39. 1 point
    It is funny, and kind of ironic or confusing that we use different words to say the same thing. Being from his background Robert would use the term "Sound color" and me being the hillbilly that I am would use the term "Inflection" or Emotional expression, Martin may use the term "Prosody". In "Blues for Baby and Me" by Elton John, Elton uses a lot of "Sob" quality. He sounds sad and almost apologetic for leaving and taking his girlfriend or wife away from her father. He has the music behind it to express the same feeling. I choose to sing it from the perspective of saving the wife from an abusive father. Matter fact and defiant. I am also just using an acoustic guitar and I play it a bit faster. Whether you use the term "Sound Color", "Prosody", "Emotional intent" it is the same thing, Using a tone and phrasing that matches the emotion you wish to convey. When done correctly that same feeling should be carried to the audience......Have you heard the term "Phoning it in"? that pretty much means just singing without providing any emotional connection to the song. Side note... I was working on a song that my brother wrote(he passed in 96). They way he sang, it sounded upbeat and happy... whenever I sang the song it sounded sad even though we have a similar voice and style and using the same melody. It finally dawned on me that I was thinking about what I had lost while singing and my brother was thinking about the great time he spent with the girl when things were good. It made all the difference in the world just thinking from a different perspective while singing.
  40. 1 point
    'I should have said, "You may post examples if you wish"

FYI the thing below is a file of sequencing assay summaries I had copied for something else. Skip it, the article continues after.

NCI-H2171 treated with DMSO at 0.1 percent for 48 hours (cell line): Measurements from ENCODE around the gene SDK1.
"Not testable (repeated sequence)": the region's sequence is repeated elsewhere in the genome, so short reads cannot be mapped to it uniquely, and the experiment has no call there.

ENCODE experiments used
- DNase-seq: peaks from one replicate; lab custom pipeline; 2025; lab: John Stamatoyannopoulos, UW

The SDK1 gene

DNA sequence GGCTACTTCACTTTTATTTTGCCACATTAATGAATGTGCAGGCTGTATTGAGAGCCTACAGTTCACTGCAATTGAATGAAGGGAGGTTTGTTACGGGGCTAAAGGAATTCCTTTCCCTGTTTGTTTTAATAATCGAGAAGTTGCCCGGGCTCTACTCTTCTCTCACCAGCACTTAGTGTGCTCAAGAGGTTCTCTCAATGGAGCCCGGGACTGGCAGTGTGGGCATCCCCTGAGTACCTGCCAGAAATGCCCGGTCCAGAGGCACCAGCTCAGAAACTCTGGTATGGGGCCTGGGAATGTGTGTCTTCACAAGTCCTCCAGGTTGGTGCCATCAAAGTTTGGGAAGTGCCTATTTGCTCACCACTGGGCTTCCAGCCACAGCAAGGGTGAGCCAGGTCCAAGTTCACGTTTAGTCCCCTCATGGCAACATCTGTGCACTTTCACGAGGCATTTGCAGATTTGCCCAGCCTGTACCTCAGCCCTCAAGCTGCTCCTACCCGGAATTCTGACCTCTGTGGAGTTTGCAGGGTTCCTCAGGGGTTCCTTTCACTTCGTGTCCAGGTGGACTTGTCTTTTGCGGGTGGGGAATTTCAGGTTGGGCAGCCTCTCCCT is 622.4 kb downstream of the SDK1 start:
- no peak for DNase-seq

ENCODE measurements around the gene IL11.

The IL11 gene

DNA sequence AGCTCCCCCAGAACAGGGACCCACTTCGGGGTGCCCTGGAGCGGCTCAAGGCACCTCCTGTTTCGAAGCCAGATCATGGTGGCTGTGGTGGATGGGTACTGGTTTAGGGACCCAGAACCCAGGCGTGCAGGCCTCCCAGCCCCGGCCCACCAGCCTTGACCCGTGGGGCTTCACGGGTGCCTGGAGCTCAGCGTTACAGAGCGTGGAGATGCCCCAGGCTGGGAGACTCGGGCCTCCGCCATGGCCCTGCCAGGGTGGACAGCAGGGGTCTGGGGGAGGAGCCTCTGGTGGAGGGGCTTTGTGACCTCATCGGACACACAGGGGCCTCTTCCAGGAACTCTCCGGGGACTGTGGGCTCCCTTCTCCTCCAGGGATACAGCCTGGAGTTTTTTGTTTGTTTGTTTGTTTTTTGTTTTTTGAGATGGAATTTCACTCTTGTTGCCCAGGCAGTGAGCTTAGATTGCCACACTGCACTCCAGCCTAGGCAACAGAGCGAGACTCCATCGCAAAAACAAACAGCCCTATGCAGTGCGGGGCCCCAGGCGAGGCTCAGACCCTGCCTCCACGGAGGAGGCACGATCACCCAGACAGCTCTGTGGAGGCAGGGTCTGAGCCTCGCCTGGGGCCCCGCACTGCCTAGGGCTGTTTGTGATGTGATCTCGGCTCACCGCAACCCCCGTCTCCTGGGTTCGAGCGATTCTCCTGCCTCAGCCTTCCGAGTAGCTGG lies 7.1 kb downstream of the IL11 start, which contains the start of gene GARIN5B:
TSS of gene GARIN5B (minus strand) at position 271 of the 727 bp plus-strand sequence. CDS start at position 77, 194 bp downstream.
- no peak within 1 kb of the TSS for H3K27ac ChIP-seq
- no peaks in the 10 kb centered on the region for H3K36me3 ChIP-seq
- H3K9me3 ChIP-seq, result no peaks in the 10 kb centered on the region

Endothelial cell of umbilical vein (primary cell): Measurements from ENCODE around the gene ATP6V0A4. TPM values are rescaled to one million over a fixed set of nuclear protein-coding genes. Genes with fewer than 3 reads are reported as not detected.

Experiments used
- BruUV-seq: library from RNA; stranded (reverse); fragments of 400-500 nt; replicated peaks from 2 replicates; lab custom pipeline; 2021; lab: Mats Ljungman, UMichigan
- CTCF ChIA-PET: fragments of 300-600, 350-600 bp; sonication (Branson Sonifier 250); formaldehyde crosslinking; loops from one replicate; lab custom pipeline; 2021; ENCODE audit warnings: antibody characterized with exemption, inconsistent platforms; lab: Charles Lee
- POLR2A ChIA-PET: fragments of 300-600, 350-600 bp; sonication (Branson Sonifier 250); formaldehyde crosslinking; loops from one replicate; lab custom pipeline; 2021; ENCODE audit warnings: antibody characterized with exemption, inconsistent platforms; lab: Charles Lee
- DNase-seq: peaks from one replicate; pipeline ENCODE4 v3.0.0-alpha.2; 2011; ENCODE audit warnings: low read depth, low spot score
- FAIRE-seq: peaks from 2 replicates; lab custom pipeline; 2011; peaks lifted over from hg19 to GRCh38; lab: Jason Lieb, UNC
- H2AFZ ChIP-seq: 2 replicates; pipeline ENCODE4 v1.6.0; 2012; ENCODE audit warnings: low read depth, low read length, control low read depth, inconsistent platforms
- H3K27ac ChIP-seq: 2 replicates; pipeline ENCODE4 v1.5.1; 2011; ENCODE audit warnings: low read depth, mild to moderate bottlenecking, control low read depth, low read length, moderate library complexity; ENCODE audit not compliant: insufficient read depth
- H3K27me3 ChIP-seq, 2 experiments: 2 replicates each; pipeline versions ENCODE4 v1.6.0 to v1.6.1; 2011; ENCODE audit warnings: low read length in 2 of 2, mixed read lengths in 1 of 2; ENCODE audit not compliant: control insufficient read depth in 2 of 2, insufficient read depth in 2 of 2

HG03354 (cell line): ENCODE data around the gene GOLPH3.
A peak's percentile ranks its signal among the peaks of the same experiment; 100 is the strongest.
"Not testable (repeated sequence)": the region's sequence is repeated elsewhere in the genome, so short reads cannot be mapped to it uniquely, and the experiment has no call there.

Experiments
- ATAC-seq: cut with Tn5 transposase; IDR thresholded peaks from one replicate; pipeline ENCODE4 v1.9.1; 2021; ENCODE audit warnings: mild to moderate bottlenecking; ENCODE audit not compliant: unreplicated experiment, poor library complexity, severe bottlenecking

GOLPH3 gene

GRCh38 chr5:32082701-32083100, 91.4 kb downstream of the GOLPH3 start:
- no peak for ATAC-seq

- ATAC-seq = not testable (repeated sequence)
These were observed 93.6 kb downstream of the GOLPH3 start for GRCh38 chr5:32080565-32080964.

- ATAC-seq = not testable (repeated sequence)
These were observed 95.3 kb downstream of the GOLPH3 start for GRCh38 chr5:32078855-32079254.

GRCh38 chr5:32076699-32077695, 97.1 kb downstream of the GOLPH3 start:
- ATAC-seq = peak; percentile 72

41. 1 point
    One thing I'm certain of is there is no "mode" where you can only use certain vowels. I agree, it doesn't make sense to me either. Dan, modifying vowels in this way is not bullshit? It is a legitimate, alternative option for the more narrowed positions. It couldn't be bullshit, because every great singer does it from time to time, including you. I would invite you to just view it as an alternative. Why would an occasional “ee” to “eh” modification be “bullshit”? Focusing on narrowed language vowels does have a lot of benefits I've noticed. You get a nice diction from it but it also has the effect of working your musculature a lot and it makes you stronger. I am a big advocate of it. Singer's should be aware of both techniques and their unique advantages. Nobody benefits by purposely trying to only do one or the other. Why be so rigid about this? One of my Vowel Modification Lectures. It is an explanation as to why we need vowel modification. That doesn't sound crazy, that is a good decent description of how to manage vowels and their resonance. I think most people understand this forumla. That is a formula for vowel modification, or the layman's formula for the physics of it. I like it, but it is definitely a vowel modification, resonance amplification formula. Excellent. Singing vowels become more multicolored in their auditory perception, the higher they are in frequency. The lower they are, the more singular the color seems to be perceived. The Berton Coffin? Ya, it seems a reach to do it alone without a coach. I think Maestro Steve Fraser understands it. You guys remember Steve? @Steven Fraser. I don't cite who my teachers were very often. I had great, legendary teachers as well. Including Steve above... But It never occurred to me to speak of it so often, other than a page on my web site. I feel like I want to focus or highlight what I'm doing. My former voice teachers are not a big thing that defines my credibility. I suppose they add something to it, but when I think of my credentials, who I worked with,,, at this stage of my career, is a side consideration with marginal weight toward my credibility. Great posts guys.
  42. 1 point
    Robert I also saw that dio breakdown using cvt modes. And i get Felipes point as none of the CVT modes as demonstrated sounds nowhere close to the sounds like DIO or Pavarotti uses. Yet they claim these singers use these sounds or modes. I know ive personaly been big on supporting CVT modes in the past. But im honestly starting to doubt them, sure when we can apply DIO or Pavarotti as examples for a program it's gonna sound awesome. But the truth is neither of them used CVT and ive yet to hear a CVT singer come anywhere close. In regards to CVT we have been spolied on this forum as we had Martin. His examples was and probably still is 10 times as strong as the stuff out on the CVT libraries
  43. 1 point